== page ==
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Özil opens new chapter with hero’s welcome in Istanbul

Over one million people followed the flight path of a Dassault Falcon 8X from London Luton Airport to Istanbul’s Sabiha Gökçen Airport on Tuesday night. A flight that peaked at 300,000 congruent viewers on Flight Radar continued into the dark of night until 1.15am, after what must have felt like an eternity to many, Mesut Özil finally arrived in the city that bridges two continents. Despite never playing for a Turkish club or ever donning the red and white of the national team, this felt like more than just an apt return to the land of Özil’s ancestors.

Upon landing and despite the ever-looming presence of Covid-19, Özil was swarmed by a posse of journalists, security, and Fenerbahçe staff, not least the manager Erol Bulut and their Director of Football, former Newcastle favourite Emre Belözoğlu. The Fenerbahçe faithful have dreamt of a day when a boyhood Fener fan would don the colours of the Blue Canaries.

Rumours of Özil’s imminent arrival were fuelled by hints from the playmaker himself via Twitter, which has no doubt dominated much of the chat among the Asian half of Istanbul’s cafés. Özil’s arrival in Istanbul has been lauded as the window’s biggest transfer by his former manager Arsene Wenger when talking to beIN Sports.

It is unlikely any transfer in 2021 will be received with such fanfare. Photos of Özil’s arrival on Fener’s official Twitter account amassed over 327k likes. The sheer importance of this transfer and surrounding buzz will most likely go unappreciated in western Europe – Özil has dominated the Turkish media’s sports coverage in recent weeks and will continue to for the rest of his time at the Şükrü Saraçoğlu stadium. The Istanbul Stock Exchange has felt the reverberations of Turkey’s biggest transfer in years, with Fenerbahçe’s stock price reaching its second-highest price on record, trading at 45 TL, although this should be taken with a pinch of salt considering the health of the Lira.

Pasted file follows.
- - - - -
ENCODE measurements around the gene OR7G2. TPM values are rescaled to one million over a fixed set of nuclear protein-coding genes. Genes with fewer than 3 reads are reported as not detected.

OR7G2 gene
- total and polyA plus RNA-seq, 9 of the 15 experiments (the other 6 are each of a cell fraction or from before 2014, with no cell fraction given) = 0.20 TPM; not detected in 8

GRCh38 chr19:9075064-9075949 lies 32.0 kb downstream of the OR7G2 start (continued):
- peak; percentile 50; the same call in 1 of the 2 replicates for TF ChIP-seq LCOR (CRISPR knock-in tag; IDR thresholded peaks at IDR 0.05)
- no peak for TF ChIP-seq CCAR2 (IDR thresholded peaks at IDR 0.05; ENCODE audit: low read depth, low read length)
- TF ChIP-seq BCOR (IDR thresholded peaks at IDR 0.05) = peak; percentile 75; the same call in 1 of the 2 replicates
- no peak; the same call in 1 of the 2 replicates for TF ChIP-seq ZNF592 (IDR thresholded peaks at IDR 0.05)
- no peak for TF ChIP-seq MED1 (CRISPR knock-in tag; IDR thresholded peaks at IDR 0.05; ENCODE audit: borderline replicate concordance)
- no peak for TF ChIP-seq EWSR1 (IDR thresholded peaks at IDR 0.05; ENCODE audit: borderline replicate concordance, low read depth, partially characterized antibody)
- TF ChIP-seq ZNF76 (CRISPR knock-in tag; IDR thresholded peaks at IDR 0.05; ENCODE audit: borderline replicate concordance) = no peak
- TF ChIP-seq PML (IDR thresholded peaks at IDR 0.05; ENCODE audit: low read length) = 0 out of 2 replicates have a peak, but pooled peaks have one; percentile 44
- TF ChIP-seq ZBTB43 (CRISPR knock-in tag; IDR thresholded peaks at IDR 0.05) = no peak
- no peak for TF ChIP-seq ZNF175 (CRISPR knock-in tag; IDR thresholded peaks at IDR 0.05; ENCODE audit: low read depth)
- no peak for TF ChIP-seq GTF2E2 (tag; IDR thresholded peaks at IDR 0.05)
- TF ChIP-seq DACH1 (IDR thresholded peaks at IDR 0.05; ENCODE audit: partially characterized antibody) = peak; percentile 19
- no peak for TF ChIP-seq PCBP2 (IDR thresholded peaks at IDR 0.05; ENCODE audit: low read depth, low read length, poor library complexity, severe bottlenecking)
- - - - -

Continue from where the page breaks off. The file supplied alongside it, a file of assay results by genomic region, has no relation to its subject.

During Özil’s time in London, he cemented himself as one of football’s good guys. Much of Özil’s charity work operated in silence with little media coverage around his foundation’s supply of meals to school children across north London. Other actions did generate headlines, from saving “Gunnersaurus”, Arsenal’s mascot, from extinction (or at least a P45) in November 2020, to his strong stance against the treatment of Uyghur Muslims in China’s Xinjiang Province, despite this being detrimental to his personal brand as a player in football’s bourgeoning Chinese market. There have been some questions raised as to whether Özil will remain vocal regarding this issue, as he is a close associate with Turkey’s President Recep Tayyip Erdoğan, whose attitude regarding the Uyghur issue appears to have softened to the point of extraditing Uyghurs from Turkey to China in recent months.

Özil leaves Arsenal with an ambivalent legacy, with early moments of brilliance clouded by his seemingly permanent place on the Emirates bench in later years. What is apparent is that stock prices, charity work, and political commentary will be seen as secondary for the hundreds of thousands of Fener fans who will demand an awful lot from an aging Özil, who will be paid handsomely and has seldom seen time on the pitch over the past few seasons. Özil’s transfer is expected to be confirmed by Friday when his period of self-isolation is finished.

What is for certain is that if Özil can replicate a fraction of what he was capable of between his later years at Real Madrid and early Arsenal years, it will go a long way to deciding which neighbourhood of Istanbul this year’s tightly contested Süper Lig will head to in May.

Image: Fars News Agency via Wikimedia Commons